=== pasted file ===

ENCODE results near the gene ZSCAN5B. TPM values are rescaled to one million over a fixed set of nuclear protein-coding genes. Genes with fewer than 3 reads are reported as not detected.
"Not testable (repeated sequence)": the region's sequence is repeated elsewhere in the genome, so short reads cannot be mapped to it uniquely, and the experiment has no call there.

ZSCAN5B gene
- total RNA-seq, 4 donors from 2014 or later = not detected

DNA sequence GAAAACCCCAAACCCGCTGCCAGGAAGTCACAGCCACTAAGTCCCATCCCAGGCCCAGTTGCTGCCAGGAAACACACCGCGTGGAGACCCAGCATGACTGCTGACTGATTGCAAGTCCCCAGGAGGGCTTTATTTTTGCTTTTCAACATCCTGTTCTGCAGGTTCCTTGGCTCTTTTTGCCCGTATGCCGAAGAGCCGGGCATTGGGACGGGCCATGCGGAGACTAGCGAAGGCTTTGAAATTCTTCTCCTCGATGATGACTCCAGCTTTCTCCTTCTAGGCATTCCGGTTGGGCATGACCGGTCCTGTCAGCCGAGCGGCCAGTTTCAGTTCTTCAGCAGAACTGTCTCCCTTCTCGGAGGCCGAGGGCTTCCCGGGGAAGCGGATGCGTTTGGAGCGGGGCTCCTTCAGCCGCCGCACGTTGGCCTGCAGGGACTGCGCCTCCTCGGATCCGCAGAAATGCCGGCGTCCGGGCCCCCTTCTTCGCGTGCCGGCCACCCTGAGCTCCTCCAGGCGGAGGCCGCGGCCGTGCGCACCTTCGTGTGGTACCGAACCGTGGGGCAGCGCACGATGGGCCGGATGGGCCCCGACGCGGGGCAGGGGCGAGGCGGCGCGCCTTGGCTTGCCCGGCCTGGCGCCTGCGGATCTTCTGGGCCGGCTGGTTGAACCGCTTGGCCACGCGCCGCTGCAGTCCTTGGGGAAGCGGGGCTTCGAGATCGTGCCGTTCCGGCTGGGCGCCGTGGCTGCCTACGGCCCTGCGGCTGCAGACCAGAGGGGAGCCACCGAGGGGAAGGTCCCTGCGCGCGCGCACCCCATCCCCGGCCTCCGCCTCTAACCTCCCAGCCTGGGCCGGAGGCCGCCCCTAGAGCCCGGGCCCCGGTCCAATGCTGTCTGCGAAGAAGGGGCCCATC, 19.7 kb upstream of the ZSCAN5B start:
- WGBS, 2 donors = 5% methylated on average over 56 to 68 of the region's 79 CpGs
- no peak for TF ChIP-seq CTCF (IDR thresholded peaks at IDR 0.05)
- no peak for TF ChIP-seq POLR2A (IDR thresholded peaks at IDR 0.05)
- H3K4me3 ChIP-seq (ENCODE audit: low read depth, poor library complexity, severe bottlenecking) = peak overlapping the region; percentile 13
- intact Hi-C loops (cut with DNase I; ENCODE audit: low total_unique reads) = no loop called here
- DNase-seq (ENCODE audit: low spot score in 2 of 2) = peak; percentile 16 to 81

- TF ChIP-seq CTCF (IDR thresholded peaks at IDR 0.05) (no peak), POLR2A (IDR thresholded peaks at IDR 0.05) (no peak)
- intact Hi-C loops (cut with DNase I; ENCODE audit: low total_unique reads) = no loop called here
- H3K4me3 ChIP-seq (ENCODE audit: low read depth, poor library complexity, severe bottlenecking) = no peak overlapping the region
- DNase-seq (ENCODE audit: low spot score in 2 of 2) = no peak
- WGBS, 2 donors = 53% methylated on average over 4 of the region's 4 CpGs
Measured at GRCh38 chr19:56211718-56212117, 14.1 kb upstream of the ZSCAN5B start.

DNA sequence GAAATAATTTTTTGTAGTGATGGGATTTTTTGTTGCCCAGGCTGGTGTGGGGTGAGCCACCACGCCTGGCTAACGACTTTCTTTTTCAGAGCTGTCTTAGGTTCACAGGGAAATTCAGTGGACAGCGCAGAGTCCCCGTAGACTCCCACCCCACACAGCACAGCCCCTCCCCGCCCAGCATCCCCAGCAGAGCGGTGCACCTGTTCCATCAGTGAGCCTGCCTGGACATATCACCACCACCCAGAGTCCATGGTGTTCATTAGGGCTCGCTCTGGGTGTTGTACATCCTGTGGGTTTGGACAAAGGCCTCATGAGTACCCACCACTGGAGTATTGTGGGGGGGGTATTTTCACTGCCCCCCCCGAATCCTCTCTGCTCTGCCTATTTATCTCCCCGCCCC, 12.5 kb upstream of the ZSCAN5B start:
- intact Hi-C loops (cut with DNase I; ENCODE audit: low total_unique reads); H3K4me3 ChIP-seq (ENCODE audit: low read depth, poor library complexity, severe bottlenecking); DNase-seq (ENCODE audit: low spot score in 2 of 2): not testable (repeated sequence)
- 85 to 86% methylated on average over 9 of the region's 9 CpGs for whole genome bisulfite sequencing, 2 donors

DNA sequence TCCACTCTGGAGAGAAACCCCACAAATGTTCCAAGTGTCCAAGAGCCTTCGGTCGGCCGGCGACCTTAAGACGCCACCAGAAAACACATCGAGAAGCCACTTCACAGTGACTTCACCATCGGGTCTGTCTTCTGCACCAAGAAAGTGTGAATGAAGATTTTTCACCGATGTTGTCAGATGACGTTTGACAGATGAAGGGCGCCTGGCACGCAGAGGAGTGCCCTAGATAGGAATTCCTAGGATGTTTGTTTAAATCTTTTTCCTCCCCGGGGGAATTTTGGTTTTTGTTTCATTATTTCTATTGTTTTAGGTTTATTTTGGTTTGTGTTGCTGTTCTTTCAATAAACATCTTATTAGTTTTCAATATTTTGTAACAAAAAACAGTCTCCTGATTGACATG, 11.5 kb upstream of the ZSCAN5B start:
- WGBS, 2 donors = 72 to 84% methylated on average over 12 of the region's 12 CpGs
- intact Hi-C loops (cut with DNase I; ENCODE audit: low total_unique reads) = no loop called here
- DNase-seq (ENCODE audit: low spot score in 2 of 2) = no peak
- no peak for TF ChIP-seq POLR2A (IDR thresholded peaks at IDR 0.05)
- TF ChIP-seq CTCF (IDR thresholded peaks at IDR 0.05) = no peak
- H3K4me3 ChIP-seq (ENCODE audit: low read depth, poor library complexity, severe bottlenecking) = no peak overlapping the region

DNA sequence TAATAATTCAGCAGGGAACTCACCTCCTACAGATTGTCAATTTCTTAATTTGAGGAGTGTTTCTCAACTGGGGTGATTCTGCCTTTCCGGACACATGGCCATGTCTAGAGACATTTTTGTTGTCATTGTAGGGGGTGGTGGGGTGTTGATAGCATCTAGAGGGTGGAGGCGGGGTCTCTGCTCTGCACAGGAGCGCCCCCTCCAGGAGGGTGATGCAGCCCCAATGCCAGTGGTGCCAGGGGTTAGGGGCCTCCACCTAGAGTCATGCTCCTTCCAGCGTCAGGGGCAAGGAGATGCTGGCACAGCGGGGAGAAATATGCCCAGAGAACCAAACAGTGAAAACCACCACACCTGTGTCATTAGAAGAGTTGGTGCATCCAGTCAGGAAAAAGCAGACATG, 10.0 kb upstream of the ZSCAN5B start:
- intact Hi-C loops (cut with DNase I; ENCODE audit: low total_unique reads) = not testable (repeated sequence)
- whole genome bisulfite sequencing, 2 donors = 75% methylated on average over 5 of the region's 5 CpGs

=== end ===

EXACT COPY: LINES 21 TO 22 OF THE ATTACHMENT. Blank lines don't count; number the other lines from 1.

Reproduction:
DNA sequence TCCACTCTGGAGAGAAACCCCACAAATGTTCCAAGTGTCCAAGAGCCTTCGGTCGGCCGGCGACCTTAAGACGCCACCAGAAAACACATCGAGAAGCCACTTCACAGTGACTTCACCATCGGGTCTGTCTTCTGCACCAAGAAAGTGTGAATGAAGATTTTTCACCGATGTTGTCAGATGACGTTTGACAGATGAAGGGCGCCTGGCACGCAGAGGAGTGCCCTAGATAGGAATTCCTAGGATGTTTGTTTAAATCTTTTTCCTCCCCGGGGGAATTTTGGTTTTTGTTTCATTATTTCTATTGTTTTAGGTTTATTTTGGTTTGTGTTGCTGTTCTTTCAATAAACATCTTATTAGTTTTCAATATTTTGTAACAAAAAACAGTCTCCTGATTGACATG, 11.5 kb upstream of the ZSCAN5B start:
- WGBS, 2 donors = 72 to 84% methylated on average over 12 of the region's 12 CpGs